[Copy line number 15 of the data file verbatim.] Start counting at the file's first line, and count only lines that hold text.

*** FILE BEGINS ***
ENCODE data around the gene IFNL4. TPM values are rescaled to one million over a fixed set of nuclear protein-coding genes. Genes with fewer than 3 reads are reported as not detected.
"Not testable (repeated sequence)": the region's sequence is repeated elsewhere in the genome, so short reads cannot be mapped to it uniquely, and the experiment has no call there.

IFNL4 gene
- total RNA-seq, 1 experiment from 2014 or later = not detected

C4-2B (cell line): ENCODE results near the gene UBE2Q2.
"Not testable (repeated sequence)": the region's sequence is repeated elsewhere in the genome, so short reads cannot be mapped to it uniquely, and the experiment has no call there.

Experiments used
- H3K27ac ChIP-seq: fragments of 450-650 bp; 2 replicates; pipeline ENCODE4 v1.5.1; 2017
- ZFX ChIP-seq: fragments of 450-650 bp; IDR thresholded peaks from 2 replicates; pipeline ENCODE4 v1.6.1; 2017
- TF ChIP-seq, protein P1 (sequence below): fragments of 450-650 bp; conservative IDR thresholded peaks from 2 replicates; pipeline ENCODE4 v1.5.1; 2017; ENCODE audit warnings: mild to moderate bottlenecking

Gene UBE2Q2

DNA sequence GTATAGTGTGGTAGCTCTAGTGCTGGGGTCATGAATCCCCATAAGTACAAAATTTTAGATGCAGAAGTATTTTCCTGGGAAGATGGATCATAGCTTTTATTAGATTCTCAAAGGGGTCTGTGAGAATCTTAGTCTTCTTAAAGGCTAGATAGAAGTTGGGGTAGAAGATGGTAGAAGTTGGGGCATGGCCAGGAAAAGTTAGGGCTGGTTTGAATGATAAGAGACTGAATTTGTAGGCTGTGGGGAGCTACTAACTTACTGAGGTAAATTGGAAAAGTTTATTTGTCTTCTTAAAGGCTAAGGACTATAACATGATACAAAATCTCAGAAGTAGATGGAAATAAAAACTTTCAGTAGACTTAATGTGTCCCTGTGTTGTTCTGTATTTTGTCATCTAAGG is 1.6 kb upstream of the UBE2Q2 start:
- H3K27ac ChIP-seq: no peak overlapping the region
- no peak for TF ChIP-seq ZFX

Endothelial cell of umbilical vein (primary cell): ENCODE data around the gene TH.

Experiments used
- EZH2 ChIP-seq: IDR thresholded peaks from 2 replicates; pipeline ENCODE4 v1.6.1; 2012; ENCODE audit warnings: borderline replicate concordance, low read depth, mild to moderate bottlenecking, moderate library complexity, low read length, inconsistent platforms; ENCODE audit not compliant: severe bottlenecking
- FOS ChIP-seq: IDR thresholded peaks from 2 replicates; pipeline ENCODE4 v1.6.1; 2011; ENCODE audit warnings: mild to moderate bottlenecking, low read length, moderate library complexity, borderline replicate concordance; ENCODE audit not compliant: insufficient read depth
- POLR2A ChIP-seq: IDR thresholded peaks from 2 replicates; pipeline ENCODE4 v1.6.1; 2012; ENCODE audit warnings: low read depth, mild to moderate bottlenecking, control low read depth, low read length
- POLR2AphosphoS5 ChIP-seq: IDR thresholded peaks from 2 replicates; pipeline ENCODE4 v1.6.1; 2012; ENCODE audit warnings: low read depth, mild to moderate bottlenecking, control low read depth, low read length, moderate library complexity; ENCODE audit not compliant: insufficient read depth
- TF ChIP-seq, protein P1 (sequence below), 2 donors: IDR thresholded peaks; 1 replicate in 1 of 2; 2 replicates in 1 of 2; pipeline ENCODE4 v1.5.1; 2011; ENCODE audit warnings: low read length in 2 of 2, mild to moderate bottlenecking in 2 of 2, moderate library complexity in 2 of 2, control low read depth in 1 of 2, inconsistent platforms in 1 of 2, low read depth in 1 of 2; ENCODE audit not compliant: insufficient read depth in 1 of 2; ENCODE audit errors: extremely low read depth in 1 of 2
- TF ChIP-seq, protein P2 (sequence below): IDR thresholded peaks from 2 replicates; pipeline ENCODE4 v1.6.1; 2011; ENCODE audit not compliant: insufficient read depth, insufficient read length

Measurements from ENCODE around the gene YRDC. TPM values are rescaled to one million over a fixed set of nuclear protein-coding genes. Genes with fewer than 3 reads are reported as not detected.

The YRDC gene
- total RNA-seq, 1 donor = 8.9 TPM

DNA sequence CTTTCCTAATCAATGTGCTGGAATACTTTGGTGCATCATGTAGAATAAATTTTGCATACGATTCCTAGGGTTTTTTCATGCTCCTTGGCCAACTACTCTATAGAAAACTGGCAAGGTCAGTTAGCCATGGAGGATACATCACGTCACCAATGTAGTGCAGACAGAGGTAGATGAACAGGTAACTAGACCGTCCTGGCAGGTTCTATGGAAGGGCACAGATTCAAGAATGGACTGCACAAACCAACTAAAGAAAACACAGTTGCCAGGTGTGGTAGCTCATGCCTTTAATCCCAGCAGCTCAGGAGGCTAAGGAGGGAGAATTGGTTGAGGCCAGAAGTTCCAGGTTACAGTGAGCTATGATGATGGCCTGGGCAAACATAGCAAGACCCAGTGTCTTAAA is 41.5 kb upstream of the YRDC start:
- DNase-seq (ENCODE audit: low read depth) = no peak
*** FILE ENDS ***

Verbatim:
Endothelial cell of umbilical vein (primary cell): ENCODE data around the gene TH.